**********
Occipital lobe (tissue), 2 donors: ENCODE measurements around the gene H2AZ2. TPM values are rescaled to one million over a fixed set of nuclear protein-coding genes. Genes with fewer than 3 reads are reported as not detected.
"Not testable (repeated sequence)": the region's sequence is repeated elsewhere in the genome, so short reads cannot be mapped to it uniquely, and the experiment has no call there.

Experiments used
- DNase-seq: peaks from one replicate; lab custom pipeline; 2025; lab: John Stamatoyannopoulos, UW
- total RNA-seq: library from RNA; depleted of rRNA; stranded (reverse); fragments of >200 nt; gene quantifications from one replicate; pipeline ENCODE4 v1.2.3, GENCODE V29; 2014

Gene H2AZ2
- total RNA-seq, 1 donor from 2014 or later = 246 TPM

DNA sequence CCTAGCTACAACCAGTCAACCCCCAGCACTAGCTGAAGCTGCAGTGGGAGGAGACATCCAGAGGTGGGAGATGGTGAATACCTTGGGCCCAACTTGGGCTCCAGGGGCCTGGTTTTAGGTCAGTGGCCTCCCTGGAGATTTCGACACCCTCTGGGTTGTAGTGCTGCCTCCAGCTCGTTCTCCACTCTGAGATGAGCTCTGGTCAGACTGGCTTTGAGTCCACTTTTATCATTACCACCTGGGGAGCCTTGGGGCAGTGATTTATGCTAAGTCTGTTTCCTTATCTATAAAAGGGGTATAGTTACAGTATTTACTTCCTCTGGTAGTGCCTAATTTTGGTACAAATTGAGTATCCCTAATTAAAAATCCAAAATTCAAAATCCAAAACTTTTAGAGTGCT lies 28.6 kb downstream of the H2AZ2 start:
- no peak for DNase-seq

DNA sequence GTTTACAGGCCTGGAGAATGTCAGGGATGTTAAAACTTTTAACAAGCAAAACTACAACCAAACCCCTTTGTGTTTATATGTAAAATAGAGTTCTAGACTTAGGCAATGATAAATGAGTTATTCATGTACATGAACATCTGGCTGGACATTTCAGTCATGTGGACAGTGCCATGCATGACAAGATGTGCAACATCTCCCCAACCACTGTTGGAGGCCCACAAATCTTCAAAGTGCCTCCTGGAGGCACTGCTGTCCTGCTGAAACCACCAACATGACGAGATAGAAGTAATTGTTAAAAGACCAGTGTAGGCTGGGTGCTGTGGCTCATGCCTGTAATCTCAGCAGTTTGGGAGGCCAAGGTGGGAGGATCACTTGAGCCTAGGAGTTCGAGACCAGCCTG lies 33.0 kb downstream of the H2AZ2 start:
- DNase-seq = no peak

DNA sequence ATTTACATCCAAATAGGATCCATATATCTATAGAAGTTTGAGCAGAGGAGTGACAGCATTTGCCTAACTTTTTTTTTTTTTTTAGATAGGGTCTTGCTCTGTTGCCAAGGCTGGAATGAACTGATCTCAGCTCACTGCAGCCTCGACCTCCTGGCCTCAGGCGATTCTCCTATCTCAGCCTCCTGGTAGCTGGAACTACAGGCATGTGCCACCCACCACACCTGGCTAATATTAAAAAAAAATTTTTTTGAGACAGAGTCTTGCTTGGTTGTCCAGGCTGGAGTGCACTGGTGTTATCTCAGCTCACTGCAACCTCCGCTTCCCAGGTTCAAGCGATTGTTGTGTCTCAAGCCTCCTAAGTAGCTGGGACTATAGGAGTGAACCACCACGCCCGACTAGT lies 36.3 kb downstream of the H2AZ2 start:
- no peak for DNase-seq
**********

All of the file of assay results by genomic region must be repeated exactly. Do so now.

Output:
Occipital lobe (tissue), 2 donors: ENCODE measurements around the gene H2AZ2. TPM values are rescaled to one million over a fixed set of nuclear protein-coding genes. Genes with fewer than 3 reads are reported as not detected.
"Not testable (repeated sequence)": the region's sequence is repeated elsewhere in the genome, so short reads cannot be mapped to it uniquely, and the experiment has no call there.

Experiments used
- DNase-seq: peaks from one replicate; lab custom pipeline; 2025; lab: John Stamatoyannopoulos, UW
- total RNA-seq: library from RNA; depleted of rRNA; stranded (reverse); fragments of >200 nt; gene quantifications from one replicate; pipeline ENCODE4 v1.2.3, GENCODE V29; 2014

Gene H2AZ2
- total RNA-seq, 1 donor from 2014 or later = 246 TPM

DNA sequence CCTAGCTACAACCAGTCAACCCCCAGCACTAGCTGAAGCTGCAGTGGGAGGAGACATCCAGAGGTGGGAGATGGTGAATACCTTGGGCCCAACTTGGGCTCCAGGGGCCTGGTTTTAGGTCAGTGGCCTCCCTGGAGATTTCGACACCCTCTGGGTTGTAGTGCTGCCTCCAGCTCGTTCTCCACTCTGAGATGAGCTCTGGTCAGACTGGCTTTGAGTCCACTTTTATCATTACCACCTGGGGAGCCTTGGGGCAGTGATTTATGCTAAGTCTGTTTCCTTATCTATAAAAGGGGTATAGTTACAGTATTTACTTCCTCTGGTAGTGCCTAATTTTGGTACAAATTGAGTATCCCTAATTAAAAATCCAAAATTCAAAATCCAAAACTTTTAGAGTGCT lies 28.6 kb downstream of the H2AZ2 start:
- no peak for DNase-seq

DNA sequence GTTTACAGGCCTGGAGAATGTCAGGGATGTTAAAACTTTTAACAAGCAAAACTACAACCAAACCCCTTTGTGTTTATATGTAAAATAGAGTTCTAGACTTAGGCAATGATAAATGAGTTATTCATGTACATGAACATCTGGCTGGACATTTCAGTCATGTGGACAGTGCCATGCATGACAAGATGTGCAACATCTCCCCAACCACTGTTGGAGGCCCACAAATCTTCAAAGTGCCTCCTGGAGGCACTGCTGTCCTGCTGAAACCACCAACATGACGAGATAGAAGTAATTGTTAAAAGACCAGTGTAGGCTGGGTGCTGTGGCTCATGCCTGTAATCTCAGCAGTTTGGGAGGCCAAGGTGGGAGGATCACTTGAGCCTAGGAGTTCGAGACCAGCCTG lies 33.0 kb downstream of the H2AZ2 start:
- DNase-seq = no peak

DNA sequence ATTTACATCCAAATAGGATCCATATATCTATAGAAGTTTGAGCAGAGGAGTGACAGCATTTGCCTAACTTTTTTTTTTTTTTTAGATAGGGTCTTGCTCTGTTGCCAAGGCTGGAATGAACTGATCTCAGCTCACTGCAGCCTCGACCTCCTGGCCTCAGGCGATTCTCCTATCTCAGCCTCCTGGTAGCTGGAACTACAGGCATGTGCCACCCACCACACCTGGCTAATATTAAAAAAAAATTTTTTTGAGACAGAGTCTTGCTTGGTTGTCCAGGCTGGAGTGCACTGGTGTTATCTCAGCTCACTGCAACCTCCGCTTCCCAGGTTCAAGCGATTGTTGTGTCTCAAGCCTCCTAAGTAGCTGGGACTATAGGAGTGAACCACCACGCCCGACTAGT lies 36.3 kb downstream of the H2AZ2 start:
- no peak for DNase-seq